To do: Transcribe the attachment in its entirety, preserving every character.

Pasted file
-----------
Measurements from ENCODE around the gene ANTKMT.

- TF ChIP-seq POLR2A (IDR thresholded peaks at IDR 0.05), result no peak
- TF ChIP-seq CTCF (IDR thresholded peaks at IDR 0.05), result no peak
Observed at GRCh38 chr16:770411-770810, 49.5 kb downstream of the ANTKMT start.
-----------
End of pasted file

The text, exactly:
Measurements from ENCODE around the gene ANTKMT.

- TF ChIP-seq POLR2A (IDR thresholded peaks at IDR 0.05), result no peak
- TF ChIP-seq CTCF (IDR thresholded peaks at IDR 0.05), result no peak
Observed at GRCh38 chr16:770411-770810, 49.5 kb downstream of the ANTKMT start.